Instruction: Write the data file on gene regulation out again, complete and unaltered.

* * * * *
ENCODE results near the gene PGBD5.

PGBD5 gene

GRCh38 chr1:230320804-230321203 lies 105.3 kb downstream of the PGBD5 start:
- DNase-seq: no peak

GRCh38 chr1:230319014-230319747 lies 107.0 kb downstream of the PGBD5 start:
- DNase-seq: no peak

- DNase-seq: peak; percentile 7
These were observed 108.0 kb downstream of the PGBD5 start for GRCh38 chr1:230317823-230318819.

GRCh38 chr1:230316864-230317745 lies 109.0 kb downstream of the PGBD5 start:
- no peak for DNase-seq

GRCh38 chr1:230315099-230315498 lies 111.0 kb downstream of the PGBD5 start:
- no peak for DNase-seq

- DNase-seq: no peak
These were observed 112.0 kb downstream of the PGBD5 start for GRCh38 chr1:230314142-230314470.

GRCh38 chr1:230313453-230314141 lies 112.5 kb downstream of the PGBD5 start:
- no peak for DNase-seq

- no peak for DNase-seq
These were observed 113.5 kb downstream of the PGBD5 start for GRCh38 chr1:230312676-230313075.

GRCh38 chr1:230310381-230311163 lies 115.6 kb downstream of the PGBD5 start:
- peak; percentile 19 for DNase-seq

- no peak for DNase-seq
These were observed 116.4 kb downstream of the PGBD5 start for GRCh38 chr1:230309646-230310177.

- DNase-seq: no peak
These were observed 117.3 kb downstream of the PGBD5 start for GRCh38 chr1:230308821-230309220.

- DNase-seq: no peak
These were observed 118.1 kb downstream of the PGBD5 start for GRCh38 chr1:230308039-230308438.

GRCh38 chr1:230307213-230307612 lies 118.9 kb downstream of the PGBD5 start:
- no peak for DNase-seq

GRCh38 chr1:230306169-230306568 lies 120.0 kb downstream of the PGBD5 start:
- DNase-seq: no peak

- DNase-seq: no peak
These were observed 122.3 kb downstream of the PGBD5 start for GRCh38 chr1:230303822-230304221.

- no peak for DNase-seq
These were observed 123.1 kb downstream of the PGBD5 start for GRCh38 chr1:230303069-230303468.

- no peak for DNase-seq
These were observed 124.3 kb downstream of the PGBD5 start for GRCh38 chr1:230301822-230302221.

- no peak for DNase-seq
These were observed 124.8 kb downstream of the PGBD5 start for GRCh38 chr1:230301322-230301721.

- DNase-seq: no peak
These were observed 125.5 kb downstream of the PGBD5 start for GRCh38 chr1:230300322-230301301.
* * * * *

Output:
ENCODE results near the gene PGBD5.

PGBD5 gene

GRCh38 chr1:230320804-230321203 lies 105.3 kb downstream of the PGBD5 start:
- DNase-seq: no peak

GRCh38 chr1:230319014-230319747 lies 107.0 kb downstream of the PGBD5 start:
- DNase-seq: no peak

- DNase-seq: peak; percentile 7
These were observed 108.0 kb downstream of the PGBD5 start for GRCh38 chr1:230317823-230318819.

GRCh38 chr1:230316864-230317745 lies 109.0 kb downstream of the PGBD5 start:
- no peak for DNase-seq

GRCh38 chr1:230315099-230315498 lies 111.0 kb downstream of the PGBD5 start:
- no peak for DNase-seq

- DNase-seq: no peak
These were observed 112.0 kb downstream of the PGBD5 start for GRCh38 chr1:230314142-230314470.

GRCh38 chr1:230313453-230314141 lies 112.5 kb downstream of the PGBD5 start:
- no peak for DNase-seq

- no peak for DNase-seq
These were observed 113.5 kb downstream of the PGBD5 start for GRCh38 chr1:230312676-230313075.

GRCh38 chr1:230310381-230311163 lies 115.6 kb downstream of the PGBD5 start:
- peak; percentile 19 for DNase-seq

- no peak for DNase-seq
These were observed 116.4 kb downstream of the PGBD5 start for GRCh38 chr1:230309646-230310177.

- DNase-seq: no peak
These were observed 117.3 kb downstream of the PGBD5 start for GRCh38 chr1:230308821-230309220.

- DNase-seq: no peak
These were observed 118.1 kb downstream of the PGBD5 start for GRCh38 chr1:230308039-230308438.

GRCh38 chr1:230307213-230307612 lies 118.9 kb downstream of the PGBD5 start:
- no peak for DNase-seq

GRCh38 chr1:230306169-230306568 lies 120.0 kb downstream of the PGBD5 start:
- DNase-seq: no peak

- DNase-seq: no peak
These were observed 122.3 kb downstream of the PGBD5 start for GRCh38 chr1:230303822-230304221.

- no peak for DNase-seq
These were observed 123.1 kb downstream of the PGBD5 start for GRCh38 chr1:230303069-230303468.

- no peak for DNase-seq
These were observed 124.3 kb downstream of the PGBD5 start for GRCh38 chr1:230301822-230302221.

- no peak for DNase-seq
These were observed 124.8 kb downstream of the PGBD5 start for GRCh38 chr1:230301322-230301721.

- DNase-seq: no peak
These were observed 125.5 kb downstream of the PGBD5 start for GRCh38 chr1:230300322-230301301.